The North East at the Fringe
27 July 2012
Reporter: Peter Lathan
As already announced, Newcastle's Northern Stage is to have its own venue at this year's Edinburgh Fringe, showcasing work from the North of England, but it is not the only NE company to be represented. Live Theatre, in association with new company Murmur, is also representing the region with The Prize, a verbatim piece built around the efforts and sacrifices needed to take part in the Olympic Games.
They are joined by the Esra Taf Theatre Company which will be performing On the Harmful Effects of Tobacco by Anton Chekhov (translated by Carol Rocamora) and Can Cause Death by Alison Carr, a response to the Chekhov, which play at C Aquila throughout the Fringe.
In this double bill, which was first produced in 2010 at the National Theatre and then performed at Northern Stage in 2011 by the Forward Theatre Project starring David Bradley, world-weary and worn down Nyukhin finds himself delivering a lecture on the dangers of smoking. But this put-upon husband has a few things to get off his chest. Then, domineering wife Popova takes to the stage to tell her side of their thirty-three years together.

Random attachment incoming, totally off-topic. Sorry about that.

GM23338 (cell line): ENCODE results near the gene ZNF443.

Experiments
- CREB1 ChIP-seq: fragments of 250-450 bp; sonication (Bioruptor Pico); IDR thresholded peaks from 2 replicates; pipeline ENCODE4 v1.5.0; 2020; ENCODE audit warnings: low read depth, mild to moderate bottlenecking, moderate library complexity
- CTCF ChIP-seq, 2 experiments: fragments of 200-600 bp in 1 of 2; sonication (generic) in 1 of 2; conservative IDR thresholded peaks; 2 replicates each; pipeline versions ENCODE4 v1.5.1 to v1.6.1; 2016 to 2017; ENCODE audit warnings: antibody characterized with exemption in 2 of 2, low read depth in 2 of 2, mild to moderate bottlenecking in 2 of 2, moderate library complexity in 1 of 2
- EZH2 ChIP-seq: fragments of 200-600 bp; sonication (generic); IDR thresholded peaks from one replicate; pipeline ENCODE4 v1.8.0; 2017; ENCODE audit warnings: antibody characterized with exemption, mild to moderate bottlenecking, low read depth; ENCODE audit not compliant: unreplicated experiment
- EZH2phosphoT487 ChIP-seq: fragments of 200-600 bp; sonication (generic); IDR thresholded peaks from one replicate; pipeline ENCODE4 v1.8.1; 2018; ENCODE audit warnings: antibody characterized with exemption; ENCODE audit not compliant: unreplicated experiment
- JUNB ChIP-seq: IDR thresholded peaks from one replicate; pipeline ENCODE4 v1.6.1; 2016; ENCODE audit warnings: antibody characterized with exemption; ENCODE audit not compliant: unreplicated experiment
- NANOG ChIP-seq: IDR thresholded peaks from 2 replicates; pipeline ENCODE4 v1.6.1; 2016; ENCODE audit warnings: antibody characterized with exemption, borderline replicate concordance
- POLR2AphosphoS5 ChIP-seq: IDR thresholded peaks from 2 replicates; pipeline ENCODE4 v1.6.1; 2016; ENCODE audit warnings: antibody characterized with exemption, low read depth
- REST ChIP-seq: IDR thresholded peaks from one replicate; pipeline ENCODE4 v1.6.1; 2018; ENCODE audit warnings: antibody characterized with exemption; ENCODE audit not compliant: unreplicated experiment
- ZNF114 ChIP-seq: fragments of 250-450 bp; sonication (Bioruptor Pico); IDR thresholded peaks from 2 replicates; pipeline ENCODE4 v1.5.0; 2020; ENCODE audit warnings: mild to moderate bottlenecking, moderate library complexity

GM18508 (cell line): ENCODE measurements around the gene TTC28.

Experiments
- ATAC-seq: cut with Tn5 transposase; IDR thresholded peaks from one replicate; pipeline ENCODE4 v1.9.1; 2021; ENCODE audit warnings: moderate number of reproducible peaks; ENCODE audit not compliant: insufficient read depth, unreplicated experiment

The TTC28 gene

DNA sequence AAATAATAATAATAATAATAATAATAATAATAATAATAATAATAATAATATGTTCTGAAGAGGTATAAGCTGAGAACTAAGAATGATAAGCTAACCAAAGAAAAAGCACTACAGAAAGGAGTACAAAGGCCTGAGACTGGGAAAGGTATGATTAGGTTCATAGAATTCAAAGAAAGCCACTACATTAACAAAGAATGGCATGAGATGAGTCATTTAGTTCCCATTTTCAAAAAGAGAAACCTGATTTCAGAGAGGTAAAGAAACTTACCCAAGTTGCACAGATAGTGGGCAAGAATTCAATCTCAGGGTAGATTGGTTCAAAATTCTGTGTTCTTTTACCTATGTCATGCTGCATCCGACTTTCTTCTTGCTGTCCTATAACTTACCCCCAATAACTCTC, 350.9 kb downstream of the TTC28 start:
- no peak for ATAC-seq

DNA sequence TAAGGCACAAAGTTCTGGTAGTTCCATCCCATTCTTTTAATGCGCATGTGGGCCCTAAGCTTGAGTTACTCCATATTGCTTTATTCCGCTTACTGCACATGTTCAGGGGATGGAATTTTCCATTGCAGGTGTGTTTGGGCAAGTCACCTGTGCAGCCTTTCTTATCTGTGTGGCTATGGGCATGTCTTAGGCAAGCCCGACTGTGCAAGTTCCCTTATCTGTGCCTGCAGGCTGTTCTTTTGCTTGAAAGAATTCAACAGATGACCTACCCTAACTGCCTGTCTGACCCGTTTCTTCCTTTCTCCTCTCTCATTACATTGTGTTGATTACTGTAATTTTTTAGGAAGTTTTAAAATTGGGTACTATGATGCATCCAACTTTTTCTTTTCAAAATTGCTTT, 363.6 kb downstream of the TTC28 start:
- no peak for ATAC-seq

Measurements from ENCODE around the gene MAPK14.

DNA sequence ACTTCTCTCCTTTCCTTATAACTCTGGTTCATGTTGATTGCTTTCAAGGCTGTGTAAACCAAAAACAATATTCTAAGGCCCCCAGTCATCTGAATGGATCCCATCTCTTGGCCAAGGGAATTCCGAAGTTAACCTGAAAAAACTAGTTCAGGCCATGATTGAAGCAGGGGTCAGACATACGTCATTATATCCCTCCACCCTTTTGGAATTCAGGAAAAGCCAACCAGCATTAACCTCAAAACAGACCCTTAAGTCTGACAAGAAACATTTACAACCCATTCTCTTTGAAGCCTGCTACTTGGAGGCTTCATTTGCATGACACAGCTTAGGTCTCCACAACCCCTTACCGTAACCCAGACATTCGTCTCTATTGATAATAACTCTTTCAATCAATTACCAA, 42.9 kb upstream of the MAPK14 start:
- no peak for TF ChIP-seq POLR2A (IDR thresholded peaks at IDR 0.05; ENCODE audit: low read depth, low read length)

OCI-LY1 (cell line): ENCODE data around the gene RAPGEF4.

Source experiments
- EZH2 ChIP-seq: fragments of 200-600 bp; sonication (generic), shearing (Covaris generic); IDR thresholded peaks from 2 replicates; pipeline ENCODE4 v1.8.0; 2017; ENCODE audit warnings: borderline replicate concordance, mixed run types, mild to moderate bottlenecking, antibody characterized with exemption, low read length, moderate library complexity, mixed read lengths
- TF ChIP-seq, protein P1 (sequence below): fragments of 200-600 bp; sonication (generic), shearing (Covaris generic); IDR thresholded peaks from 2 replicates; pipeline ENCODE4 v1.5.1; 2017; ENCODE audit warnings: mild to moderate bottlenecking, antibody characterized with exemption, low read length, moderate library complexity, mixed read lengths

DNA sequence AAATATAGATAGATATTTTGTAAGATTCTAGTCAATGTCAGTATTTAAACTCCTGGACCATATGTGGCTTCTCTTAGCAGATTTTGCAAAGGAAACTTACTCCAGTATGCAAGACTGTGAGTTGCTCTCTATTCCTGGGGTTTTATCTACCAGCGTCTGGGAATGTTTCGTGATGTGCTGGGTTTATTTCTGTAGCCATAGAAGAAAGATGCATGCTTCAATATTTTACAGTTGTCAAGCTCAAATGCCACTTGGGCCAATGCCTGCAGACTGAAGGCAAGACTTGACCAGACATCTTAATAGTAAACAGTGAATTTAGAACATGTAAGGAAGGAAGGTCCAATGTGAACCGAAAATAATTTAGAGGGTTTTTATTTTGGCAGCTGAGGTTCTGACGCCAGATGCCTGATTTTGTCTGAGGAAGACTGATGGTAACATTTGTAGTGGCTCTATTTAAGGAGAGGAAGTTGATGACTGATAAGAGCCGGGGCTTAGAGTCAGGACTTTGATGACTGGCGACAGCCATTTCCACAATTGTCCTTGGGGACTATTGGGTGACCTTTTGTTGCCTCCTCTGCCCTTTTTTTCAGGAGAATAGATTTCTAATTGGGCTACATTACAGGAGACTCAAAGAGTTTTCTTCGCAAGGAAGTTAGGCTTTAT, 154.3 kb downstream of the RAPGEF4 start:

Gordon Russell plays both husband and wife. He is no stranger to the one-man show—Esra Taf's last production was Justin Butcher's epic solo tragi-comedy Scaramouche Jones which opened at Northern Stage before heading off on a Highlands and Islands tour.
Also heading to the Fringe is Durham University's Light Opera Group with Bat Boy, a "mocky-horror extravaganza" in which a half-boy half-bat is discovered in a cave just outside a little West Virginia town. Fighting off the prejudices of the town folk, will Bat Boy ever be able to make a life for himself in the outside world?